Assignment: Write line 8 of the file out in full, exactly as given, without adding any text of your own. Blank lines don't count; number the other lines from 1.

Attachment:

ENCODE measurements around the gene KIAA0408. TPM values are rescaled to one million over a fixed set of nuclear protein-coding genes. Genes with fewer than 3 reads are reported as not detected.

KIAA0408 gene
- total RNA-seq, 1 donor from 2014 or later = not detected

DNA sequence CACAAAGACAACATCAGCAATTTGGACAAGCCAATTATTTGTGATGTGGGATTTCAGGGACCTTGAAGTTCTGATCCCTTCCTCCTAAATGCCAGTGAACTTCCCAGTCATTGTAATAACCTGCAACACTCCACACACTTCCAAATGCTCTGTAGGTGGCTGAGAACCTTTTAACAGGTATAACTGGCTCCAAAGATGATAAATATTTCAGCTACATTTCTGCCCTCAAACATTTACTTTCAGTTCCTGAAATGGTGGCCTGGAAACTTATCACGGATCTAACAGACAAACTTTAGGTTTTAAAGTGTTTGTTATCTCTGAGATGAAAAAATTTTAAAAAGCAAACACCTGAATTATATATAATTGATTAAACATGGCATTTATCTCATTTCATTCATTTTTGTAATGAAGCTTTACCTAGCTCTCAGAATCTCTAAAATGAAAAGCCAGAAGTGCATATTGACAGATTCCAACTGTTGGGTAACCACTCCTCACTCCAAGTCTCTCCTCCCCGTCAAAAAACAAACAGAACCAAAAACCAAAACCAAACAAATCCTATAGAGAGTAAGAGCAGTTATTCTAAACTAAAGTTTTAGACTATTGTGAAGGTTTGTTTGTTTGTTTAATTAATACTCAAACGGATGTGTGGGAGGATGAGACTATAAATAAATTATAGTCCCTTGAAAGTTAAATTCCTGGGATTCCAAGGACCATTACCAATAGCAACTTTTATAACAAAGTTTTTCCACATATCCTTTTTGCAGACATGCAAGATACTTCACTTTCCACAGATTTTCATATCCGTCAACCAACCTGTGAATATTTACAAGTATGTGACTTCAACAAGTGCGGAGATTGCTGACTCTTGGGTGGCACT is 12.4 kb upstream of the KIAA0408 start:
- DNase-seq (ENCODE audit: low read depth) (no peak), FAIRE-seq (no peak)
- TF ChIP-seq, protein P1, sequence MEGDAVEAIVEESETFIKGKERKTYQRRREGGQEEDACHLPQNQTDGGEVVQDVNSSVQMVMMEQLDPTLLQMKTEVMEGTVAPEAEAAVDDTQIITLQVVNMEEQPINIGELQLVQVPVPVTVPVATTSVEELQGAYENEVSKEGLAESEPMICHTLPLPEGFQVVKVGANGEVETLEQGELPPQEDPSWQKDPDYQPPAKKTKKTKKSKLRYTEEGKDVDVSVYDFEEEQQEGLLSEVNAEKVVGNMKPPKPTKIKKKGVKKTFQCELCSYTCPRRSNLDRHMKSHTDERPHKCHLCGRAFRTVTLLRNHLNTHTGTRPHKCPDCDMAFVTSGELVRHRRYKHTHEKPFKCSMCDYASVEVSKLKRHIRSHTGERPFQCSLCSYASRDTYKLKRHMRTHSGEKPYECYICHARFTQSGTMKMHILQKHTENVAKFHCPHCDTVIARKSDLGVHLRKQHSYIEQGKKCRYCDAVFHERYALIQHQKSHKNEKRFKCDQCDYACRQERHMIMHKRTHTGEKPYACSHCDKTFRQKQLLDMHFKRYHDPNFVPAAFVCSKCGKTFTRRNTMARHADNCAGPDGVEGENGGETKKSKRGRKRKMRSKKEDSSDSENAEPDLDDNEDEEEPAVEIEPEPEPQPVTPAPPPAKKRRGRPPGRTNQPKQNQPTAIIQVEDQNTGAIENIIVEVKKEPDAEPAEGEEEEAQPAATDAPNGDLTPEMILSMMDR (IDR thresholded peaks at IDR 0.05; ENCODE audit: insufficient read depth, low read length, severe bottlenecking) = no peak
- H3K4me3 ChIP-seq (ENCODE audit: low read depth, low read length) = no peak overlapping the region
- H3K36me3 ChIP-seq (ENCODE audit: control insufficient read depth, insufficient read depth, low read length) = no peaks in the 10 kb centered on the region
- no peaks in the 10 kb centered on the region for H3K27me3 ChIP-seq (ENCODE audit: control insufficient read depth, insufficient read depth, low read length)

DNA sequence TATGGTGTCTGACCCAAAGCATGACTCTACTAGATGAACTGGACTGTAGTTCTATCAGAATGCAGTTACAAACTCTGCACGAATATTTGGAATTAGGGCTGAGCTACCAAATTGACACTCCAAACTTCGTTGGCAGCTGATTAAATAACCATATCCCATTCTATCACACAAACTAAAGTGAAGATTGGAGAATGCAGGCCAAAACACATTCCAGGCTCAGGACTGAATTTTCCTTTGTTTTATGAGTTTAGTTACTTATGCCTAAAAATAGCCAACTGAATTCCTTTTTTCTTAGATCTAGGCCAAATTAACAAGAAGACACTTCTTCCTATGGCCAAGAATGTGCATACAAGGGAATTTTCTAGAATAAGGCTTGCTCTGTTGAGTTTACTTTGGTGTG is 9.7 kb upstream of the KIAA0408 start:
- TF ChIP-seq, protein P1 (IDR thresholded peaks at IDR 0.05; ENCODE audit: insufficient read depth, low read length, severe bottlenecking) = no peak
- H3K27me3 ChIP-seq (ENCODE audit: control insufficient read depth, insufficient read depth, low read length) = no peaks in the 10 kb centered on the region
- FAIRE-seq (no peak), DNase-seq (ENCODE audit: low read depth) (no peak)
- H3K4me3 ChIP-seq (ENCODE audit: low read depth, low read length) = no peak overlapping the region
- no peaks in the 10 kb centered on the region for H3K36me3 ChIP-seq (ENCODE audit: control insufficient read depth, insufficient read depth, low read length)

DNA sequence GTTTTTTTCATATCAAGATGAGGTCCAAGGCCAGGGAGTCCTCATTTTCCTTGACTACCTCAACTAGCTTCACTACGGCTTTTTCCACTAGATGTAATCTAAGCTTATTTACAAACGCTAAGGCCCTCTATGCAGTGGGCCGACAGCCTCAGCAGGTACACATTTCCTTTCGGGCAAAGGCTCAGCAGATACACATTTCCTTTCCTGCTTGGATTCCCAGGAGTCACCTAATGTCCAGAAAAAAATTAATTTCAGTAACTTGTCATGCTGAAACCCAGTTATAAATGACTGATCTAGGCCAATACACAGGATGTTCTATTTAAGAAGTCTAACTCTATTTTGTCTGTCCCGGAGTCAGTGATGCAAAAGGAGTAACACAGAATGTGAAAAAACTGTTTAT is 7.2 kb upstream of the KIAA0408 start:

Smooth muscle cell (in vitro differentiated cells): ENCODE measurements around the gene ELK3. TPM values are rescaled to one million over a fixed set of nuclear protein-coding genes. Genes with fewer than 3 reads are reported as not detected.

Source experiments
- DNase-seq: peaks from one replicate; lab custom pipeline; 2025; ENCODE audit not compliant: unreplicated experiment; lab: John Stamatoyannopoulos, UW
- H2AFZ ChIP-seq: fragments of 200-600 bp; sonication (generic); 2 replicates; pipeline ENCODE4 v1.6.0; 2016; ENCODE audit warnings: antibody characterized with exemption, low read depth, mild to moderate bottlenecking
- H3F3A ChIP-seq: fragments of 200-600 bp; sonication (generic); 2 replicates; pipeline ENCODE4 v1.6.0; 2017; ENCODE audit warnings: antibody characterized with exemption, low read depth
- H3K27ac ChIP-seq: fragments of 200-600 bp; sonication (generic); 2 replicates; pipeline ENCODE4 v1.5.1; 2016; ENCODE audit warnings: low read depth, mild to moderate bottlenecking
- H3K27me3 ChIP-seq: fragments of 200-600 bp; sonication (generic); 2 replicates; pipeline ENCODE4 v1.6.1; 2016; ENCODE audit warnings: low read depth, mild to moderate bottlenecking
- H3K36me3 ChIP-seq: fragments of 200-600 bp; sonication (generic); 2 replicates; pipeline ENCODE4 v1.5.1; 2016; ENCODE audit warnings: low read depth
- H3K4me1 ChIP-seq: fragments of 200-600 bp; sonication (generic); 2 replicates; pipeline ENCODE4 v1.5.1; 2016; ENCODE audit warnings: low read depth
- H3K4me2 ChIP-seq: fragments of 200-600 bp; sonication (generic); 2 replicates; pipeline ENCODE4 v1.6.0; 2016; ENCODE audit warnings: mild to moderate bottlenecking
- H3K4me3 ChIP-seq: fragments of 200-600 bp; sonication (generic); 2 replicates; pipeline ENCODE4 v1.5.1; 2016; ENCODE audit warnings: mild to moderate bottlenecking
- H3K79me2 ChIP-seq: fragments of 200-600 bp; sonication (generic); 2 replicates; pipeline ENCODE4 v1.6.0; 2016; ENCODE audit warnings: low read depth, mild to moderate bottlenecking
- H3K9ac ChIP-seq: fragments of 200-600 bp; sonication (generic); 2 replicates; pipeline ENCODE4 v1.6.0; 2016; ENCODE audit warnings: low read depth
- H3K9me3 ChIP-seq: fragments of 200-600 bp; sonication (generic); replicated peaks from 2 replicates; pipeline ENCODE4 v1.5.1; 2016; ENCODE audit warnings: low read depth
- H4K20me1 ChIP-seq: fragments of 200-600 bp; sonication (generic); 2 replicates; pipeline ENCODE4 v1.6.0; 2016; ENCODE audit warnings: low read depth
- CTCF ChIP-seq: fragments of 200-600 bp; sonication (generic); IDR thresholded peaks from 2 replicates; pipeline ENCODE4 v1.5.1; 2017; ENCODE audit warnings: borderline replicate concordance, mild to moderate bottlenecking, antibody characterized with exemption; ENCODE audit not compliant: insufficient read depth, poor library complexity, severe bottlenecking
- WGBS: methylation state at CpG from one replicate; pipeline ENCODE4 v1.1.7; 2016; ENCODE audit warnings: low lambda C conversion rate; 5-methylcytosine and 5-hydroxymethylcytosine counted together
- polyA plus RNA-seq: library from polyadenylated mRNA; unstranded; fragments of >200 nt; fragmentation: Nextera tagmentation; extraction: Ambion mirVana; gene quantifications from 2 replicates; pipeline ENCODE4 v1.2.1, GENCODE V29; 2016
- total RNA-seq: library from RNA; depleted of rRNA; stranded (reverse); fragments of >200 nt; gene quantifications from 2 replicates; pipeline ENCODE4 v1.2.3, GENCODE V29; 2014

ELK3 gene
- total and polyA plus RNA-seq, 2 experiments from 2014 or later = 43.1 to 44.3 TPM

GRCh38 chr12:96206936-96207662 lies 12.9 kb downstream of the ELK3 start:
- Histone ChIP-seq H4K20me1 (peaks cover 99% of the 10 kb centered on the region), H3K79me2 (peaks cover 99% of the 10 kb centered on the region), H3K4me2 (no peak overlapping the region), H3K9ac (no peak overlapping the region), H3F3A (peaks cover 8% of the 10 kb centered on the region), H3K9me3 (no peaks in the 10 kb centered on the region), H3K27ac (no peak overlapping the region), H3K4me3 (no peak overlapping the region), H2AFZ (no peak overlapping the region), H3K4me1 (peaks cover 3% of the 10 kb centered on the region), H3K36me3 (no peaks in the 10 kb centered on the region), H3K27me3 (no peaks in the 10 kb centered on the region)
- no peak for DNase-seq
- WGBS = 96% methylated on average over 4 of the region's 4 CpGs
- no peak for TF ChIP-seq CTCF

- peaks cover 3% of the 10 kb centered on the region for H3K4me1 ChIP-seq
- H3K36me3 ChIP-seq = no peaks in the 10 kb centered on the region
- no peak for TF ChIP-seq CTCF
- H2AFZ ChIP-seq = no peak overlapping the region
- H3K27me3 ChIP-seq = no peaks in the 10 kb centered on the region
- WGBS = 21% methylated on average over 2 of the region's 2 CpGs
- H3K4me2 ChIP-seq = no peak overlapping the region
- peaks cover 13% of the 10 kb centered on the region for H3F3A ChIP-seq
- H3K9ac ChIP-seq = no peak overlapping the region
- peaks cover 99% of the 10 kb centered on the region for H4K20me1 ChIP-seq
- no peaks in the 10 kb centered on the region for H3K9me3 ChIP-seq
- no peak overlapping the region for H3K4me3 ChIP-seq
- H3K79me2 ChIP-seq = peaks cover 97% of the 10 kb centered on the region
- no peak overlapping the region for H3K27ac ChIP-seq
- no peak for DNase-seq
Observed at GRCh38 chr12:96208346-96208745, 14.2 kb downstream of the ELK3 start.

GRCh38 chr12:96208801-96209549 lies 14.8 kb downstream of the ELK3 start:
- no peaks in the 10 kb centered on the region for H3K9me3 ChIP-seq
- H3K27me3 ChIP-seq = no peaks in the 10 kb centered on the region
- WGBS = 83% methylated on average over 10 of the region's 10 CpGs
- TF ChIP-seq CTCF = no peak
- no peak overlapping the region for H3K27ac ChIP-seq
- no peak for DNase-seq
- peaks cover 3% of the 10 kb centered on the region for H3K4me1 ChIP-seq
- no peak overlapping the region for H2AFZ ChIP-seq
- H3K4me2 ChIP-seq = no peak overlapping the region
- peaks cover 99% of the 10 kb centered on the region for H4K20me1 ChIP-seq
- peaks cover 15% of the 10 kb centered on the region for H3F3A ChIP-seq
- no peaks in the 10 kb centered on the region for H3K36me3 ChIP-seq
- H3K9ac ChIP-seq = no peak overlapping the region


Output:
- H3K36me3 ChIP-seq (ENCODE audit: control insufficient read depth, insufficient read depth, low read length) = no peaks in the 10 kb centered on the region